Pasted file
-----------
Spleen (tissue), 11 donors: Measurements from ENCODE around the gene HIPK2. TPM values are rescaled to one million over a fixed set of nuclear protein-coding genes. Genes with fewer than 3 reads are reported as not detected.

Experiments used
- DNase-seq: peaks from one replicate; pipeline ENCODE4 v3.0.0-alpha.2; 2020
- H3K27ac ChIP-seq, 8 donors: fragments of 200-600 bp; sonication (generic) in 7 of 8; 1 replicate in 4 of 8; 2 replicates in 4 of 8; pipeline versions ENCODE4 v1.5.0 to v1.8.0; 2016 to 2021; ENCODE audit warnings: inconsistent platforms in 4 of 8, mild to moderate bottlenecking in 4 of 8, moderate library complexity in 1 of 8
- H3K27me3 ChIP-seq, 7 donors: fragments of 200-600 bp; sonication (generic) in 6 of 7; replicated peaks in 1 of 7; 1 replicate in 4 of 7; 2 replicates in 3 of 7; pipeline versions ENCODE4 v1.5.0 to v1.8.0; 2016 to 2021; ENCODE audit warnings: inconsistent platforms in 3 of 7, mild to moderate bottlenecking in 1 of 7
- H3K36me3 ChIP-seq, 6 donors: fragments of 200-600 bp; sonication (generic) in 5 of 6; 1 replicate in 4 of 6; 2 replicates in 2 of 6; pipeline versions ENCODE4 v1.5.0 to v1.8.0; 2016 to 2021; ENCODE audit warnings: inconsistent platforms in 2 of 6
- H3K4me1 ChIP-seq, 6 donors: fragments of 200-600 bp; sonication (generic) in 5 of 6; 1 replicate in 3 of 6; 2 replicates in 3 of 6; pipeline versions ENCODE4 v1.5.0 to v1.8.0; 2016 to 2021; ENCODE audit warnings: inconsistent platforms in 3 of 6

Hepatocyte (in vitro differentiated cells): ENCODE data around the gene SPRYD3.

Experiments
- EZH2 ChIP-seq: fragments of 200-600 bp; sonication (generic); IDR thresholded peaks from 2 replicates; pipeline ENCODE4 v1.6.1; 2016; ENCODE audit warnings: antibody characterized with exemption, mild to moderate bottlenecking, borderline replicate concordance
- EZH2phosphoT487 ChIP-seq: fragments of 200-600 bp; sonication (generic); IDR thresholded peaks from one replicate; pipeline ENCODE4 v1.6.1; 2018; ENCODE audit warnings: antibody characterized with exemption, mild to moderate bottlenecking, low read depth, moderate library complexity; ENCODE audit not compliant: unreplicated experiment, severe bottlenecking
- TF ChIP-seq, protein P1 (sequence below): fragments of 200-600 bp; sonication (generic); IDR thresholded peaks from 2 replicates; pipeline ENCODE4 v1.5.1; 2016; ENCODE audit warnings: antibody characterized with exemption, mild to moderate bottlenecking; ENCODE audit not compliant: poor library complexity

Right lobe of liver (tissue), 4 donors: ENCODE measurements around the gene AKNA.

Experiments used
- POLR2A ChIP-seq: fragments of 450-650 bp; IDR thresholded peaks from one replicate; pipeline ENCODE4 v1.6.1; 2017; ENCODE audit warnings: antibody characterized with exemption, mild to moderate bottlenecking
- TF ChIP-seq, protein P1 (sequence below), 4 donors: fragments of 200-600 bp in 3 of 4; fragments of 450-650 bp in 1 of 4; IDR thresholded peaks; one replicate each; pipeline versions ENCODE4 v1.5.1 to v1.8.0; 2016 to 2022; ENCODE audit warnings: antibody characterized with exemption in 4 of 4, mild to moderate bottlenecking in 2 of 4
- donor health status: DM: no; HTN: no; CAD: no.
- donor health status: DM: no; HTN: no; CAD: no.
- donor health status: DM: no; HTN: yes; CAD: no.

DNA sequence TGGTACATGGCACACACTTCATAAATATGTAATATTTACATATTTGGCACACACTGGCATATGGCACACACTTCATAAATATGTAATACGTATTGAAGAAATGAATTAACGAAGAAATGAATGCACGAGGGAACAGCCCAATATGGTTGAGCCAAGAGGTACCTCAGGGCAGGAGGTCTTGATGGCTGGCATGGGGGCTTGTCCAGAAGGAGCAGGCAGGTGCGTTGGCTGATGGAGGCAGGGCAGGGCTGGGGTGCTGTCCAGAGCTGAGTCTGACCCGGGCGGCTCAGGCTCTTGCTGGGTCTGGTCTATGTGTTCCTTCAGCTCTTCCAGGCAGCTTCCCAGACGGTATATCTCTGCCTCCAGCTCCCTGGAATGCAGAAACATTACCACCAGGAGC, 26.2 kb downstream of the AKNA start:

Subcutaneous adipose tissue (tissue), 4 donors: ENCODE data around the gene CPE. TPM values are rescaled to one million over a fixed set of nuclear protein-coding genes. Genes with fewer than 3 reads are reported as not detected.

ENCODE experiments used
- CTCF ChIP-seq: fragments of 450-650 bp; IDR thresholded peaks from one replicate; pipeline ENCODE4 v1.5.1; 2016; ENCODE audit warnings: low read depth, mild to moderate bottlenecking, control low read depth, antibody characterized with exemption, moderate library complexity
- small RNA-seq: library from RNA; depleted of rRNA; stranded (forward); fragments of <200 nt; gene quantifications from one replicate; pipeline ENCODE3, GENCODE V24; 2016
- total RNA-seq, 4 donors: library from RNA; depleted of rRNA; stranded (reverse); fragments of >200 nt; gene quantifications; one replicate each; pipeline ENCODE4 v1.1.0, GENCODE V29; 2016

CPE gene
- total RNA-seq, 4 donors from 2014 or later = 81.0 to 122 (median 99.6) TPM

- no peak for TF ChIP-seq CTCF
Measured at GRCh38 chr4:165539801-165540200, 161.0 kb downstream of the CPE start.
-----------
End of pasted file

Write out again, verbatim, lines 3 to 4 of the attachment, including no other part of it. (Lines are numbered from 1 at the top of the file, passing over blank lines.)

- DNase-seq: peaks from one replicate; pipeline ENCODE4 v3.0.0-alpha.2; 2020
- H3K27ac ChIP-seq, 8 donors: fragments of 200-600 bp; sonication (generic) in 7 of 8; 1 replicate in 4 of 8; 2 replicates in 4 of 8; pipeline versions ENCODE4 v1.5.0 to v1.8.0; 2016 to 2021; ENCODE audit warnings: inconsistent platforms in 4 of 8, mild to moderate bottlenecking in 4 of 8, moderate library complexity in 1 of 8